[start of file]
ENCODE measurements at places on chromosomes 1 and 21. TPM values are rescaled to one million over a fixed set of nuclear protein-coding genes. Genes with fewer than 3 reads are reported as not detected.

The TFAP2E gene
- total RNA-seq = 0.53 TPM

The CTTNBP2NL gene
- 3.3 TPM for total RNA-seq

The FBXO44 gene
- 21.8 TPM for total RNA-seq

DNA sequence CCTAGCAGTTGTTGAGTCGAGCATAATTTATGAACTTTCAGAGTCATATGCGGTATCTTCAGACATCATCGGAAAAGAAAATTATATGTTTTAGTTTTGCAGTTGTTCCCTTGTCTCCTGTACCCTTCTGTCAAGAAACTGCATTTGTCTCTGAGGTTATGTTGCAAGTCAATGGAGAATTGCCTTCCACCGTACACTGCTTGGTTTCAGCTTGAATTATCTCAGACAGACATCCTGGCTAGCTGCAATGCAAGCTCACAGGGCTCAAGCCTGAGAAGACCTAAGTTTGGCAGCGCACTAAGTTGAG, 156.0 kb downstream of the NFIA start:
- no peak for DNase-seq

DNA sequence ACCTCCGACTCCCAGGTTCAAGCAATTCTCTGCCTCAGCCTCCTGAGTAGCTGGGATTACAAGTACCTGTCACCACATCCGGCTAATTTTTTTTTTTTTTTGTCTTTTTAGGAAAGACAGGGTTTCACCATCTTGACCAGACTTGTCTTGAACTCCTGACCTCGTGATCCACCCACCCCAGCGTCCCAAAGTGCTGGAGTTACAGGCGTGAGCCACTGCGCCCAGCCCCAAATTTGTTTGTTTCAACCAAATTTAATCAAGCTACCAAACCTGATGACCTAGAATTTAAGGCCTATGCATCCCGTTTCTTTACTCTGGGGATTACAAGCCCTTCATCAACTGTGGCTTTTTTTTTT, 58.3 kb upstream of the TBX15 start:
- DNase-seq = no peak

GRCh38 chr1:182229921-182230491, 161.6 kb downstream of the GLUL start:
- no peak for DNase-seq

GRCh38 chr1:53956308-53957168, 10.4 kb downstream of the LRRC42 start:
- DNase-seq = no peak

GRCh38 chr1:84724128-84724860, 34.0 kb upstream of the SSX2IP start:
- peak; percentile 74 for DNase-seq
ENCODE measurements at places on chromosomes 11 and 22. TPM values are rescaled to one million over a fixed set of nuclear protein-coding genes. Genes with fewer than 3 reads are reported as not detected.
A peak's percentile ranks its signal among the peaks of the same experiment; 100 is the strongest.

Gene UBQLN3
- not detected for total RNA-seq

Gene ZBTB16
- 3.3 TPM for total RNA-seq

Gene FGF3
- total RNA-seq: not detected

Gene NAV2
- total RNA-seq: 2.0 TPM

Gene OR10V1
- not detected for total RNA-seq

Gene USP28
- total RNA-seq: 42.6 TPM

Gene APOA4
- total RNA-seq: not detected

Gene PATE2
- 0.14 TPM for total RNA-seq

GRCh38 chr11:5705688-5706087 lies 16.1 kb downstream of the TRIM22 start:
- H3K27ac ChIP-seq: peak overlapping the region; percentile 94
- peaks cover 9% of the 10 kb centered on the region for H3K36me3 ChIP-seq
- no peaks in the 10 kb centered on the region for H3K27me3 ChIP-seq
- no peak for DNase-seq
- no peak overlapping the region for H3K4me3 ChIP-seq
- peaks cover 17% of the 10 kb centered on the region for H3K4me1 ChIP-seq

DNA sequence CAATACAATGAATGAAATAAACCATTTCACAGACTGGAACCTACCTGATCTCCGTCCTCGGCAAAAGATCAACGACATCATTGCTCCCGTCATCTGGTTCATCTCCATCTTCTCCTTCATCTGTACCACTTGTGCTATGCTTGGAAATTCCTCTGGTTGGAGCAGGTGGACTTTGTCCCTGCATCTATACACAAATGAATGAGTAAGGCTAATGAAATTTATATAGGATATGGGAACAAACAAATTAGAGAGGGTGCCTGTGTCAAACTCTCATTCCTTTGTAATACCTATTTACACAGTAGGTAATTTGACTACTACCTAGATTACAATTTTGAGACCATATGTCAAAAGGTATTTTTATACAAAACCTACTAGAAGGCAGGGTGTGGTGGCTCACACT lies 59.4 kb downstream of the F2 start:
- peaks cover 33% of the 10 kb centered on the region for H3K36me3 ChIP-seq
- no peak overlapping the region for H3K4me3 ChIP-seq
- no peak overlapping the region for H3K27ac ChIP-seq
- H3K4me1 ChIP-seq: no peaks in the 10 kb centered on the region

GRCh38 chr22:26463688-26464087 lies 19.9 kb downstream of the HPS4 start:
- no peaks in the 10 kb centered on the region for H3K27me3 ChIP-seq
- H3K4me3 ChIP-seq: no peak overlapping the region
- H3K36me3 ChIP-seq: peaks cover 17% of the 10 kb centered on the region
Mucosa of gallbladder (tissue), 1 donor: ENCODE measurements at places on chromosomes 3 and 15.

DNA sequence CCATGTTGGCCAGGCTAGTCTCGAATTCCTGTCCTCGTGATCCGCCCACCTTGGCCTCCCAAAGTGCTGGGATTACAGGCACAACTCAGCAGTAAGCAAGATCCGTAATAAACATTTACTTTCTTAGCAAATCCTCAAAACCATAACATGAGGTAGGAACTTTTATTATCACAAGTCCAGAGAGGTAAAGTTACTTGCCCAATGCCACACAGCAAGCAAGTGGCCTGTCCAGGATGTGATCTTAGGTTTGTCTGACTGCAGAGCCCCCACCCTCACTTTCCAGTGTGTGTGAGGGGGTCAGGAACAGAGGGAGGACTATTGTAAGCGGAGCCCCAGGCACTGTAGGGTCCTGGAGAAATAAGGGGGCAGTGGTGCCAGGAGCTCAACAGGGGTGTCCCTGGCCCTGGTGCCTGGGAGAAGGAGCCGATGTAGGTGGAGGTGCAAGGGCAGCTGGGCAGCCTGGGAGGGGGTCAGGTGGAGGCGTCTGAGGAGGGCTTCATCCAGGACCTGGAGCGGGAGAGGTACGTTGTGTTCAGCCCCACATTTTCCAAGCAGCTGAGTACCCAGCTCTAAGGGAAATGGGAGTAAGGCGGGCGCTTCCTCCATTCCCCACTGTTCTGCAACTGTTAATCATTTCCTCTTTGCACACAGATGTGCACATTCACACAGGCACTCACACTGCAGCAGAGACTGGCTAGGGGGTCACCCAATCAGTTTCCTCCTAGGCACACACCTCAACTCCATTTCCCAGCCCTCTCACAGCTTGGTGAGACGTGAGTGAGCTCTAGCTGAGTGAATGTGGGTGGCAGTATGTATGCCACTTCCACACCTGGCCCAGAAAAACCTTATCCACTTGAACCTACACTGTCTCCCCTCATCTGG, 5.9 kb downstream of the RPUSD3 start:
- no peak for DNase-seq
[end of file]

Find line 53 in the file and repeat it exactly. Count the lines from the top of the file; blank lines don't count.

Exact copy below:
DNA sequence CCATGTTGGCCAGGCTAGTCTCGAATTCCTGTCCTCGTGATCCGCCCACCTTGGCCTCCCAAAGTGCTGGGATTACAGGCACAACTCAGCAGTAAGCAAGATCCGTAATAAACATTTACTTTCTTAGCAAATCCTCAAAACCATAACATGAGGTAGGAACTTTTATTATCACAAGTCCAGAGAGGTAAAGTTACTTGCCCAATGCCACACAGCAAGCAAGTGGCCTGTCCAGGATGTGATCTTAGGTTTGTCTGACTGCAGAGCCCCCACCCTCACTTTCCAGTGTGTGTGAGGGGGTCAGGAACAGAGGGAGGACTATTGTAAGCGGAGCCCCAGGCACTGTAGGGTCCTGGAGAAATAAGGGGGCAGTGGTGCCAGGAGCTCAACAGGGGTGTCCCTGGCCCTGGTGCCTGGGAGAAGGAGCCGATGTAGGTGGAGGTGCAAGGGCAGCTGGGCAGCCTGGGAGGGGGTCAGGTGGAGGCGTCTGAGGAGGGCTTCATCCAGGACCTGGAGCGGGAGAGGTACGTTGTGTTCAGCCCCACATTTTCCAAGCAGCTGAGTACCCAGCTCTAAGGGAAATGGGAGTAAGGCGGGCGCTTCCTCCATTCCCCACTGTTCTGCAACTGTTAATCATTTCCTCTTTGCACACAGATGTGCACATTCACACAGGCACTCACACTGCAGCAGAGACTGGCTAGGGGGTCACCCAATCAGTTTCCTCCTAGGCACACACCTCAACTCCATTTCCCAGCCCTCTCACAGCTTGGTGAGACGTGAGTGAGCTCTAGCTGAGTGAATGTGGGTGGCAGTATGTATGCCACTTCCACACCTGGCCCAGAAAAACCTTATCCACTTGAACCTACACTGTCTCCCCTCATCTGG, 5.9 kb downstream of the RPUSD3 start: